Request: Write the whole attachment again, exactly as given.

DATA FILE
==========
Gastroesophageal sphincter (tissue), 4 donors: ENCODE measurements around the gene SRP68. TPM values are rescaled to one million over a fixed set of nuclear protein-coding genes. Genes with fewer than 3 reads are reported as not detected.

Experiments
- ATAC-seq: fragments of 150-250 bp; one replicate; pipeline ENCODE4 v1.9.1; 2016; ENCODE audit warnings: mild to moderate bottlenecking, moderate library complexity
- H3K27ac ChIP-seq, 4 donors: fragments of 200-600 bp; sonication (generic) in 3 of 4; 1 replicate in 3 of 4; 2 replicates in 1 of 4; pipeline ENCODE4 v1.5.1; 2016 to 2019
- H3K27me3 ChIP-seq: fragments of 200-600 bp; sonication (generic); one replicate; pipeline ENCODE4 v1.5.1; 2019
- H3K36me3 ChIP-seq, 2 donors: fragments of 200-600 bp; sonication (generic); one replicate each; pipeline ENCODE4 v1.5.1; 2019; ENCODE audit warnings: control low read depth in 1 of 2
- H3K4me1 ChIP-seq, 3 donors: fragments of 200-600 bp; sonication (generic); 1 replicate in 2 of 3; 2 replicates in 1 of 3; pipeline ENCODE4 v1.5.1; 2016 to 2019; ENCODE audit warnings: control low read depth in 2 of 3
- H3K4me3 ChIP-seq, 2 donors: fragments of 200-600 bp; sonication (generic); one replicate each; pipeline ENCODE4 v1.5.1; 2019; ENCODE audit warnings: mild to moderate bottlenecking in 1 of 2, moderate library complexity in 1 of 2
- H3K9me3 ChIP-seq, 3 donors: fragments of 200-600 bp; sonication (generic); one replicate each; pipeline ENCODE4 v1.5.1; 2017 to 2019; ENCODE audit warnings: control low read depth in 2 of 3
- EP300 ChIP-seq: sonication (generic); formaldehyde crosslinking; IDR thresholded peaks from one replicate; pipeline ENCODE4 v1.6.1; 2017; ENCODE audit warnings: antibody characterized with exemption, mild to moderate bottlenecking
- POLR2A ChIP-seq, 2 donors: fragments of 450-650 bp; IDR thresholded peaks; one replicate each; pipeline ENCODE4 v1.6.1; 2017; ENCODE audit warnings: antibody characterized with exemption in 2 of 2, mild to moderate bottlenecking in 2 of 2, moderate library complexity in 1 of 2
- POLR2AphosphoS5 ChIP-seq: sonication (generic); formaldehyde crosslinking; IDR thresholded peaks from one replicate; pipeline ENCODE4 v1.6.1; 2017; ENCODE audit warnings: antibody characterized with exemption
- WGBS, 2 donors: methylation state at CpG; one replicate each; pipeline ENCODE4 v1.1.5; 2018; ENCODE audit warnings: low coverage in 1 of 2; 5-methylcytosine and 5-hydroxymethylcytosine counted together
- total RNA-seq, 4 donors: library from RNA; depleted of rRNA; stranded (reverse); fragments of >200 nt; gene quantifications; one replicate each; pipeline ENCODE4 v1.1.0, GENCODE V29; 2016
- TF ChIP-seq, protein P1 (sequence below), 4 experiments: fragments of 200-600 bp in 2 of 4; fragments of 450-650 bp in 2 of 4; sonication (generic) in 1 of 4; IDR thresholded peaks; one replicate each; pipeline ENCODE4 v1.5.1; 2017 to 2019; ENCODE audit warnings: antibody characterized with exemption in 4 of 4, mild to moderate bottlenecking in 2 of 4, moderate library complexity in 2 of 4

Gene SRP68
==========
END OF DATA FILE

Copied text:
Gastroesophageal sphincter (tissue), 4 donors: ENCODE measurements around the gene SRP68. TPM values are rescaled to one million over a fixed set of nuclear protein-coding genes. Genes with fewer than 3 reads are reported as not detected.

Experiments
- ATAC-seq: fragments of 150-250 bp; one replicate; pipeline ENCODE4 v1.9.1; 2016; ENCODE audit warnings: mild to moderate bottlenecking, moderate library complexity
- H3K27ac ChIP-seq, 4 donors: fragments of 200-600 bp; sonication (generic) in 3 of 4; 1 replicate in 3 of 4; 2 replicates in 1 of 4; pipeline ENCODE4 v1.5.1; 2016 to 2019
- H3K27me3 ChIP-seq: fragments of 200-600 bp; sonication (generic); one replicate; pipeline ENCODE4 v1.5.1; 2019
- H3K36me3 ChIP-seq, 2 donors: fragments of 200-600 bp; sonication (generic); one replicate each; pipeline ENCODE4 v1.5.1; 2019; ENCODE audit warnings: control low read depth in 1 of 2
- H3K4me1 ChIP-seq, 3 donors: fragments of 200-600 bp; sonication (generic); 1 replicate in 2 of 3; 2 replicates in 1 of 3; pipeline ENCODE4 v1.5.1; 2016 to 2019; ENCODE audit warnings: control low read depth in 2 of 3
- H3K4me3 ChIP-seq, 2 donors: fragments of 200-600 bp; sonication (generic); one replicate each; pipeline ENCODE4 v1.5.1; 2019; ENCODE audit warnings: mild to moderate bottlenecking in 1 of 2, moderate library complexity in 1 of 2
- H3K9me3 ChIP-seq, 3 donors: fragments of 200-600 bp; sonication (generic); one replicate each; pipeline ENCODE4 v1.5.1; 2017 to 2019; ENCODE audit warnings: control low read depth in 2 of 3
- EP300 ChIP-seq: sonication (generic); formaldehyde crosslinking; IDR thresholded peaks from one replicate; pipeline ENCODE4 v1.6.1; 2017; ENCODE audit warnings: antibody characterized with exemption, mild to moderate bottlenecking
- POLR2A ChIP-seq, 2 donors: fragments of 450-650 bp; IDR thresholded peaks; one replicate each; pipeline ENCODE4 v1.6.1; 2017; ENCODE audit warnings: antibody characterized with exemption in 2 of 2, mild to moderate bottlenecking in 2 of 2, moderate library complexity in 1 of 2
- POLR2AphosphoS5 ChIP-seq: sonication (generic); formaldehyde crosslinking; IDR thresholded peaks from one replicate; pipeline ENCODE4 v1.6.1; 2017; ENCODE audit warnings: antibody characterized with exemption
- WGBS, 2 donors: methylation state at CpG; one replicate each; pipeline ENCODE4 v1.1.5; 2018; ENCODE audit warnings: low coverage in 1 of 2; 5-methylcytosine and 5-hydroxymethylcytosine counted together
- total RNA-seq, 4 donors: library from RNA; depleted of rRNA; stranded (reverse); fragments of >200 nt; gene quantifications; one replicate each; pipeline ENCODE4 v1.1.0, GENCODE V29; 2016
- TF ChIP-seq, protein P1 (sequence below), 4 experiments: fragments of 200-600 bp in 2 of 4; fragments of 450-650 bp in 2 of 4; sonication (generic) in 1 of 4; IDR thresholded peaks; one replicate each; pipeline ENCODE4 v1.5.1; 2017 to 2019; ENCODE audit warnings: antibody characterized with exemption in 4 of 4, mild to moderate bottlenecking in 2 of 4, moderate library complexity in 2 of 4

Gene SRP68